Beta Cells and Diabetes
If we could only get the beta cells in the pancreas to rejuvenate themselves, we could then cure diabetes. The problem also involves shutting off immune responses, and eliminating behavioral and environmental factors that precipitate diabetes.
When there is an immune response that attacks beta cells, we have Type 1 diabetes. Over a fairly short period of time, it results in complete destruction of insulin-producing beta cells in the pancreas.
If we don’t remove the cells from their high sugar environment, and continue to damage them by subjecting them to high sugar, we run the risk of tipping to Pre-Diabetes, or Type 2 Diabetes.
We need to continually nurture and care for our beta cells, by making sure their environment is not high in sugar, and that they do not have to work too hard. If the beta cells have to work too hard due to high sugar, they will eventually give out. Our beta cells can only take so much.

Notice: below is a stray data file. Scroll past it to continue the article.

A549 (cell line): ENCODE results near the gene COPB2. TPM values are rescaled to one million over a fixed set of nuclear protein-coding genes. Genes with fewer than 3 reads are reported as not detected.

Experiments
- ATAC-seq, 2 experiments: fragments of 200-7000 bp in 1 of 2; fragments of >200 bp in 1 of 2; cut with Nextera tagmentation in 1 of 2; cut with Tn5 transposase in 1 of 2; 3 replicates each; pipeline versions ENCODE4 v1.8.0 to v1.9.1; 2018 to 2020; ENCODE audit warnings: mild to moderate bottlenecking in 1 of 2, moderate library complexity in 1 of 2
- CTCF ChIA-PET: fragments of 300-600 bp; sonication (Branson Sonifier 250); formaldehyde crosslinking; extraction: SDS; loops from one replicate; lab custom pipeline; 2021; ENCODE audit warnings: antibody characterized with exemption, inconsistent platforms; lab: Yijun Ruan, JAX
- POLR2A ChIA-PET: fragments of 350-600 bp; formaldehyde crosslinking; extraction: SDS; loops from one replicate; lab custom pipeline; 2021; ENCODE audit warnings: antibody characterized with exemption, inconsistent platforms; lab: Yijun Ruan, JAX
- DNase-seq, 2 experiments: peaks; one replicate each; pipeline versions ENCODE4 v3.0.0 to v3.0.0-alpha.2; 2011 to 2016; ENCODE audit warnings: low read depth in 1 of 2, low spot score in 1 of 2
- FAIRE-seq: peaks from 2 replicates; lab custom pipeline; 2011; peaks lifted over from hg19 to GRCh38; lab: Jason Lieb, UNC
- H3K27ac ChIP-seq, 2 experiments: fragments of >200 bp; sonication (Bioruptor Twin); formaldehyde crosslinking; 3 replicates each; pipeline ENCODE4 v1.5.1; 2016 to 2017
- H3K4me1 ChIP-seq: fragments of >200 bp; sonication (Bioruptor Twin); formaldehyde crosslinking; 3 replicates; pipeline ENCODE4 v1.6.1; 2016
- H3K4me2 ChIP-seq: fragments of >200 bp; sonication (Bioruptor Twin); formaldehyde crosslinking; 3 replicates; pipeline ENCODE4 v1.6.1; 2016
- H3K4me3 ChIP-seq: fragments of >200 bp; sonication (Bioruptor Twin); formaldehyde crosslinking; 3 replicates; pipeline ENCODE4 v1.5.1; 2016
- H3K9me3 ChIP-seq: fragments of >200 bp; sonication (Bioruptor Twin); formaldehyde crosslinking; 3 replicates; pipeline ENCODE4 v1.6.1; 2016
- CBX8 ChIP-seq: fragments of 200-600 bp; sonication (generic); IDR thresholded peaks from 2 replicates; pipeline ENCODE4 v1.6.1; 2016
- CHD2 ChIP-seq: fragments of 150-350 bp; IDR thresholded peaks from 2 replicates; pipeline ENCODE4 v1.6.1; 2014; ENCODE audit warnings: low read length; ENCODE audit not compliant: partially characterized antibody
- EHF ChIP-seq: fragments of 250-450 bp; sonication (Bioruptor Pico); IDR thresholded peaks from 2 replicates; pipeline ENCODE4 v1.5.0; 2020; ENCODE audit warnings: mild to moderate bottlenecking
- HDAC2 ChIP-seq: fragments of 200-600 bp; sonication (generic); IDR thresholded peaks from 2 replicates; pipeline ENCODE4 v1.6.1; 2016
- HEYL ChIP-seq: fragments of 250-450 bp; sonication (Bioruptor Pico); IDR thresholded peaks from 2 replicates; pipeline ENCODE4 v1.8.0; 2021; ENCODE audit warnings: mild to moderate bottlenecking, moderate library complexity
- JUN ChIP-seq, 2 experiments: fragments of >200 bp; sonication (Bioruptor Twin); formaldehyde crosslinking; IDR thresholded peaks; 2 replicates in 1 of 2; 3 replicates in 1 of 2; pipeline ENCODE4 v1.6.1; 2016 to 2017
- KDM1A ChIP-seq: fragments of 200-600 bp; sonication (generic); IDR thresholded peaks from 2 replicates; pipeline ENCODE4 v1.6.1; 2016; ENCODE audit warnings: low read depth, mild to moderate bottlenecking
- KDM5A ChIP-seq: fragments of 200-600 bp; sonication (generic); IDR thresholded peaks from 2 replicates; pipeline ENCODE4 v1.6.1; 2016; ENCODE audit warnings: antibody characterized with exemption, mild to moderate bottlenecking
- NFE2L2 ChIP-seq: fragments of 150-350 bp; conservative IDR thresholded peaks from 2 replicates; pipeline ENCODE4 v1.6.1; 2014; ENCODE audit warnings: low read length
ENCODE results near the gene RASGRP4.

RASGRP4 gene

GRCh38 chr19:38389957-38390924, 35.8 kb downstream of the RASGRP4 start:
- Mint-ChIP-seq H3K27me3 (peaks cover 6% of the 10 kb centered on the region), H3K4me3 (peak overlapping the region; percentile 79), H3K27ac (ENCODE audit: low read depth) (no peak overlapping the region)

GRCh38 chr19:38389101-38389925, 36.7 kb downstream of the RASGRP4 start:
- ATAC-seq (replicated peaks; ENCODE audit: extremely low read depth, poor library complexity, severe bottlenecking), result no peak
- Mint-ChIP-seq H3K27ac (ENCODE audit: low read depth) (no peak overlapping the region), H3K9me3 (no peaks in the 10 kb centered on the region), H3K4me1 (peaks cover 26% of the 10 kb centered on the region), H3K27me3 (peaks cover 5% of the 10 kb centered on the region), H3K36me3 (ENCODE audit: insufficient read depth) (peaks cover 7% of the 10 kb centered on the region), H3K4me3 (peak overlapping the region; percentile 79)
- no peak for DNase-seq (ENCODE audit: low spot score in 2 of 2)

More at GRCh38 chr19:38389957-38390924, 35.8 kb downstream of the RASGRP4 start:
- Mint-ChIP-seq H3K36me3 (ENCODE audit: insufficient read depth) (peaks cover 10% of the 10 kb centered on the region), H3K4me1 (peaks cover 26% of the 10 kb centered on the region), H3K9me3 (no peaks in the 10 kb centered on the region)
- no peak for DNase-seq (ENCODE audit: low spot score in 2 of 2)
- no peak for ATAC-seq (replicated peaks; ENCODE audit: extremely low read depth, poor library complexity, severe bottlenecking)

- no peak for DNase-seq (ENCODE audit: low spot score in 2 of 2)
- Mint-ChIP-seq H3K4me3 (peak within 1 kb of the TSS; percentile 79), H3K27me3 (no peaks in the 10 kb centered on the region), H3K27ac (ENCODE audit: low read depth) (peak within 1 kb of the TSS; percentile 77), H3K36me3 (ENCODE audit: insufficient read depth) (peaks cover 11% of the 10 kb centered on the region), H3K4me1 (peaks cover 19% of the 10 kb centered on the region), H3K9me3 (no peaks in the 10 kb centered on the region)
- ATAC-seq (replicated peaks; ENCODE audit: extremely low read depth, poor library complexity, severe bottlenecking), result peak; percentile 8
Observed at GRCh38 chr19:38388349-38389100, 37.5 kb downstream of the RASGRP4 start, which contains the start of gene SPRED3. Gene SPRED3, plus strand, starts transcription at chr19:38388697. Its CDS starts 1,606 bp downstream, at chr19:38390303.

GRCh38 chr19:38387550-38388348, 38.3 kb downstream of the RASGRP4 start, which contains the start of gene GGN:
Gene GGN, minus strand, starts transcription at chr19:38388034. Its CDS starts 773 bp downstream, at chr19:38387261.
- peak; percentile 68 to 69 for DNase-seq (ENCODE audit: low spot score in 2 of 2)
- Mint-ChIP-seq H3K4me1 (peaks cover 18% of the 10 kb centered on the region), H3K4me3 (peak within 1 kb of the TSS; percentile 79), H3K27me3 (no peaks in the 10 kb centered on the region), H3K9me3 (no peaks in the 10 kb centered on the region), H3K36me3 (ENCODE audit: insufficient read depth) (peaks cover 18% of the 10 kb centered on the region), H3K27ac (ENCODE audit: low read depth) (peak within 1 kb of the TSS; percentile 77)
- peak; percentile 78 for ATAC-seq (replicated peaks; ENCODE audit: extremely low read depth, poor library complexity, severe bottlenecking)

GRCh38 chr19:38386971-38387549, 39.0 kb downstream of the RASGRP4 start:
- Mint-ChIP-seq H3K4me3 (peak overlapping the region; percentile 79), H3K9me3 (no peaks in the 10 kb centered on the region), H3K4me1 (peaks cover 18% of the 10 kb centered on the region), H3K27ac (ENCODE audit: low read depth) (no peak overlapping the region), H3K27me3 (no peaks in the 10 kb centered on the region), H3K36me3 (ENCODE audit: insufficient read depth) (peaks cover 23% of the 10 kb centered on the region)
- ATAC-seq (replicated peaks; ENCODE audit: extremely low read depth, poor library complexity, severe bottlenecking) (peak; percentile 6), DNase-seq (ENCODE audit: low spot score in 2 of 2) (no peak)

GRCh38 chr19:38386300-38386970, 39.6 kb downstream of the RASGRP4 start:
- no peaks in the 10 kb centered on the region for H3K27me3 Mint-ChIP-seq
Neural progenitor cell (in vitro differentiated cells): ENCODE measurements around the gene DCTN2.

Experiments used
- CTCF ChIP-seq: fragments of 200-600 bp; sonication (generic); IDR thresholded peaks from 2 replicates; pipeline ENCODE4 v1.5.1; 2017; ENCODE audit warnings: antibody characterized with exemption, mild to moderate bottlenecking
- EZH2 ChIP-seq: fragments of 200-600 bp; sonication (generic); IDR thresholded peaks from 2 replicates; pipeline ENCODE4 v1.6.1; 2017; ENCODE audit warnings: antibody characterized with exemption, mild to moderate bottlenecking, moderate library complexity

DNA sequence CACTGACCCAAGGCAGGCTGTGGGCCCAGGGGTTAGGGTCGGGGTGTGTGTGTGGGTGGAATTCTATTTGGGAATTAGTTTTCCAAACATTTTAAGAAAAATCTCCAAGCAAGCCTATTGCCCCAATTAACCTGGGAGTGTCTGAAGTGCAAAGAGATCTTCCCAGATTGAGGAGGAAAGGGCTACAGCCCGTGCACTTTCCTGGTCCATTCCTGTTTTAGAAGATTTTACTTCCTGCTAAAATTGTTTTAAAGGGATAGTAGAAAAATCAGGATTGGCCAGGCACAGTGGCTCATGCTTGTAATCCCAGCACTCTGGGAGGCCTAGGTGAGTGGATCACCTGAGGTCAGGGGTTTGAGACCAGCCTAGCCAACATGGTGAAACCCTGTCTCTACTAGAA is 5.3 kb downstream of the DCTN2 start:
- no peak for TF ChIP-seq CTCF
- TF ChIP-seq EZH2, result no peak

What are beta cells?
Beta cells are cells that are located in the pancreas, within the Islets of Langerhans. The Islets of Langerhans are in an area of the pancreas that serves to regulate endocrine function, by secreting hormones. The pancreas is involved in secreting insulin, glucagon, and some other hormones.
Beta cells functioning
The beta cells are little insulin producing machines. They manufacture, store, and release insulin via the pancreas. Without their full function, we can develop conditions such as Pre-Diabetes and Type 2 Diabetes.
In pancreas where there is no Pre-Diabetes or Type 2 Diabetes process going on, the beta cells respond extremely quickly to Continue reading